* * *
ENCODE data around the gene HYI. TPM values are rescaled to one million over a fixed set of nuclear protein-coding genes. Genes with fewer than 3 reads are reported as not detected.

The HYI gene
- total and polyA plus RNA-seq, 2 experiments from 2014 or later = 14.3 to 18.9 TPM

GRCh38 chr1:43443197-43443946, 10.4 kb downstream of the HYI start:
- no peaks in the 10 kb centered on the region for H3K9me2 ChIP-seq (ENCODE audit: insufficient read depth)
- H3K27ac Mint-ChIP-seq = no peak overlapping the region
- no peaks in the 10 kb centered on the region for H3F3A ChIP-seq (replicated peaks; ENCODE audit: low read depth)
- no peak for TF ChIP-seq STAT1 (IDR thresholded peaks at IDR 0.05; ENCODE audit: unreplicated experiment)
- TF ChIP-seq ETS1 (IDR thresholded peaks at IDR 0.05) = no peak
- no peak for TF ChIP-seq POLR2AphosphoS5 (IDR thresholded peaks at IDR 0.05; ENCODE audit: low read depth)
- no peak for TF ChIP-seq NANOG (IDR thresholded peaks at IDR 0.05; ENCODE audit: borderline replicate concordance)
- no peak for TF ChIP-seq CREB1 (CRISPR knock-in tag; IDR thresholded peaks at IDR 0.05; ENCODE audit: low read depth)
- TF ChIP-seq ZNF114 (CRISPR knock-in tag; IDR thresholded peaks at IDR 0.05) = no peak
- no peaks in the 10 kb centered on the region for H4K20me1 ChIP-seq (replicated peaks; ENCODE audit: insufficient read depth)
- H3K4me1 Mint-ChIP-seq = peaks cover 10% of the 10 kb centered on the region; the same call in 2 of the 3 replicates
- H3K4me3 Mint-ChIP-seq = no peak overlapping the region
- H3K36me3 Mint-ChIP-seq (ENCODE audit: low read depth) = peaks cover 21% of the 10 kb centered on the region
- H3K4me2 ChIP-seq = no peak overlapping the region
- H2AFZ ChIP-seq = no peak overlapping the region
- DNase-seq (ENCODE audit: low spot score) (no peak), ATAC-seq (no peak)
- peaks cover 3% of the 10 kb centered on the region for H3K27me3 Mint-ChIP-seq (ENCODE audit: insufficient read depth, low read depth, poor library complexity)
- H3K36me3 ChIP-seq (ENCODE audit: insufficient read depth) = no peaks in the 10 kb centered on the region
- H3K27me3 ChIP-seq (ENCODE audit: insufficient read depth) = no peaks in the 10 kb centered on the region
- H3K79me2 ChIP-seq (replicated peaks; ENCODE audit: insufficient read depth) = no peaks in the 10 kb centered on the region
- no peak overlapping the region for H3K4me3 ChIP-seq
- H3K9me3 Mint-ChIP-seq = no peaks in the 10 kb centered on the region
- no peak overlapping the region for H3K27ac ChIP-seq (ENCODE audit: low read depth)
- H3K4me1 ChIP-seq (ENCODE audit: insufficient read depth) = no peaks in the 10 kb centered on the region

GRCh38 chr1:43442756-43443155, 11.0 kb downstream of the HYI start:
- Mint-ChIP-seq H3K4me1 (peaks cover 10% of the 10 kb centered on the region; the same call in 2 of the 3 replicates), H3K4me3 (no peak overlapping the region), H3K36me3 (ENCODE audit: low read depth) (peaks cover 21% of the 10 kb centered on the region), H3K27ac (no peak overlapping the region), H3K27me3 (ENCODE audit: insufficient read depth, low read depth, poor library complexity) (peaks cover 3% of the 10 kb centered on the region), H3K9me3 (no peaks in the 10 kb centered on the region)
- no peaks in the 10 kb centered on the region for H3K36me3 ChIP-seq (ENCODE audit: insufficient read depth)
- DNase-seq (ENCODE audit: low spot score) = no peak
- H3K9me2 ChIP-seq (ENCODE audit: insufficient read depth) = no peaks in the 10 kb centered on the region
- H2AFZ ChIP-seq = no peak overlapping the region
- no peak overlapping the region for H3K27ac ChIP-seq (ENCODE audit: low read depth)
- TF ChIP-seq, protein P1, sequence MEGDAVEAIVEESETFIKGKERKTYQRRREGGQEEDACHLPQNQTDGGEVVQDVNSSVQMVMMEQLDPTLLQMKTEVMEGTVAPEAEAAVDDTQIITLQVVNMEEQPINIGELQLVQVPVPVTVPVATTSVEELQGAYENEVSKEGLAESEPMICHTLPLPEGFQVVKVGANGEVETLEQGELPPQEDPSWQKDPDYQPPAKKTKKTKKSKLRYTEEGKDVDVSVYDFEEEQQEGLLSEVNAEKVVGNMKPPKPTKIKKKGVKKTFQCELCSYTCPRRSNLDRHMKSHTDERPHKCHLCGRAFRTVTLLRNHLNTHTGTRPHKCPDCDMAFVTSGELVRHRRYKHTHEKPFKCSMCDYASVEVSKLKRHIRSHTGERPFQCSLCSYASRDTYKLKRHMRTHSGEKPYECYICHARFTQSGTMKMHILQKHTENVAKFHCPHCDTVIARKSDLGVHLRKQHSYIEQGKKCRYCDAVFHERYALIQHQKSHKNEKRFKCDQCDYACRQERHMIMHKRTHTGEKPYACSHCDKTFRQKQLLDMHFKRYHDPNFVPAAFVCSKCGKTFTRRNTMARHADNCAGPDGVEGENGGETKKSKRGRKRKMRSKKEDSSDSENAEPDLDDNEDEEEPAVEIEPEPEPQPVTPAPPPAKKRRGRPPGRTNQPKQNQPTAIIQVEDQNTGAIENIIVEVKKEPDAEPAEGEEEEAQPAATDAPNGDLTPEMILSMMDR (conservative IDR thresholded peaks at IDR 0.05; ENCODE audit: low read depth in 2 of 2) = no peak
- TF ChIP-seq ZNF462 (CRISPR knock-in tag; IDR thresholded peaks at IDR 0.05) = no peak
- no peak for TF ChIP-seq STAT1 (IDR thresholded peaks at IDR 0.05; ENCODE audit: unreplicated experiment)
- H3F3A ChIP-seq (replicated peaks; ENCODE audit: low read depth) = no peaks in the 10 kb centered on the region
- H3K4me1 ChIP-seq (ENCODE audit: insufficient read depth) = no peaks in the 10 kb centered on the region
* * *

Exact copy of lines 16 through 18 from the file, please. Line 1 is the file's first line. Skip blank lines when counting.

- H3K4me3 Mint-ChIP-seq = no peak overlapping the region
- H3K36me3 Mint-ChIP-seq (ENCODE audit: low read depth) = peaks cover 21% of the 10 kb centered on the region
- H3K4me2 ChIP-seq = no peak overlapping the region